Mr. Olivares's Complaint claims that Defendants breached their common law duties and violated his Eighth Amendment rights in numerous ways: Defendant Phillips failed to initially place him in a facility capable of handling his needs (Compl. ¶¶ 82, 84-85, 96); Defendants collectively failed to inform proper authorities that his condition could not adequately be addressed at Fort Dix and did not immediately initiate medical transfer documents (Compl. ¶¶ 32, 63, 90); Defendants Patel, Sulayman and Iwaugwu denied him the recommended knee braces and the recommended knee surgery, the absence of which led to his fall in the institution dining hall on November 16, 2005 in which he suffered a fractured left patella and ruptured left quadricep muscle (Compl. ¶¶ 25-31, 65, 91, 95); Defendants Sulayman and Iwaugwu failed to provide plaintiff with a walker (Compl. ¶¶ 47, 66-67, 93); Defendant Sulayman improperly diagnosed him after his fall in the institution dining hall on November 16, 2005 (Compl. ¶¶ 38-54, 94); Defendants Patel, Sulayman and Iwuagwu failed to properly investigate his grievances regarding his medical care (Compl. ¶¶ 62, 97); and Defendants delayed his transfer to a federal medical center for seven months, in part because they misclassified the urgency of his need for transfer (Compl. ¶¶ 50, 68-73, 86-87, 98).*fn2

In the present motion, Defendants argue that they are entitled to summary judgment on both procedural and substantive grounds: they contend that Mr. Olivares's claims are foreclosed because he did not exhaust his administrative remedies; that the claims are barred by the relevant statute of limitations; that Mr. Olivares has failed to adduce the requisite evidence for his claims; and that Defendants are entitled to qualified immunity. For his part, Mr. Olivares only addresses the claims against Defendants Patel and Sulayman related to the specialized knee brace and walker. As explained in the following sections, because the Court finds that this sole remaining claim is foreclosed because Mr. Olivares did not exhaust his administrative remedies as to this claim, as required by the PLRA, the Court will grant summary judgment to Defendants without reaching the rest of Defendants' arguments.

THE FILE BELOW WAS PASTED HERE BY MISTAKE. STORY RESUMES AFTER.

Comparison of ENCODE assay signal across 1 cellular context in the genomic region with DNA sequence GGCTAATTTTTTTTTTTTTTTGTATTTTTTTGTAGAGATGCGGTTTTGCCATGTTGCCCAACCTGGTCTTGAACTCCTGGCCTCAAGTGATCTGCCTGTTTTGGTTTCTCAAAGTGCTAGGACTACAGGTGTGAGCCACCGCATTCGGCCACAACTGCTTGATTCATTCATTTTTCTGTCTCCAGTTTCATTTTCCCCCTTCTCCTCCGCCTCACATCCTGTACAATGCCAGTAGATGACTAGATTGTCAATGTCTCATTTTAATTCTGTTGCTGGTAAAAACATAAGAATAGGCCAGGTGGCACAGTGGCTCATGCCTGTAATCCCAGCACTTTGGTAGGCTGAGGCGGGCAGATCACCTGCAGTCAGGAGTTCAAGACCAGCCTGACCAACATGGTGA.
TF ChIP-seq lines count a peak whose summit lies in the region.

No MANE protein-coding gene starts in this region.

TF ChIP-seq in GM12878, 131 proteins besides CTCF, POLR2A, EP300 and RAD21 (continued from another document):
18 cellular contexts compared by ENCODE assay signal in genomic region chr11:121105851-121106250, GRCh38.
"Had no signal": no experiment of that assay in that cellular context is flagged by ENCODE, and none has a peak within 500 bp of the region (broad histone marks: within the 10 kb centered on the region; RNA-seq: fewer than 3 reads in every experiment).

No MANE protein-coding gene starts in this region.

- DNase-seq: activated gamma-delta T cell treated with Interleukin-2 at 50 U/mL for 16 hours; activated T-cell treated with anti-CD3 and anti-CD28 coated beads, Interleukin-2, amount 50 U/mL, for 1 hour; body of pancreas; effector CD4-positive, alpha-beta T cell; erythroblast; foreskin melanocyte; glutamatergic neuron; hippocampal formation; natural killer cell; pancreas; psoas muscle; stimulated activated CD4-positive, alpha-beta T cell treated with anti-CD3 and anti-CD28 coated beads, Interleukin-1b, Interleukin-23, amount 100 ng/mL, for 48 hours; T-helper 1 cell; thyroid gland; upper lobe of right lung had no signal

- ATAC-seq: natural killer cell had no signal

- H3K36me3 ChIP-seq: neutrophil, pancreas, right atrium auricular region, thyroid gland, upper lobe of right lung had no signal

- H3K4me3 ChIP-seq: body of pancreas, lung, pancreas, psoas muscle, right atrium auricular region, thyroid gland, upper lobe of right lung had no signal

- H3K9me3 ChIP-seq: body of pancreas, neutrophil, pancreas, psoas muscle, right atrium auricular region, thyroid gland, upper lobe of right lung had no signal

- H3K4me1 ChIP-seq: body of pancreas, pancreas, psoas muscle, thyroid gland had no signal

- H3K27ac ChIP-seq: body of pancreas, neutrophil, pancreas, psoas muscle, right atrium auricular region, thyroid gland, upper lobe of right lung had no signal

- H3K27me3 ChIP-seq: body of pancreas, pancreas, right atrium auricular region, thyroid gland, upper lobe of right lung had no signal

III. DISCUSSION

A. Standard of Review

Summary judgment is appropriate "if the movant shows that there is no genuine dispute as to any material fact and the movant is entitled to judgment as a matter of law." Fed. R. Civ. P. 56(a). A fact is "material" only if it might affect the outcome of the suit under the applicable rule of law. Anderson v. Liberty Lobby, Inc., 477 U.S. 242, 255 (1986). Summary judgment will not be denied based on mere allegations or denials in the pleadings; instead, some evidence must be produced to support a material fact. Fed. R. Civ. P. 56(c)(1)(A); United States v. Premises Known as 717 S. Woodward Street, Allentown, Pa., 2 F.3d 529, 533 (3d Cir. 1993). However, the court will view any evidence in favor of the nonmoving party and extend any reasonable favorable inferences to be drawn from that evidence to that party. Hunt v. Cromartie, 526 U.S. 541, 552 (1999). Where the nonmoving party bears the burden of persuasion at trial, the moving ...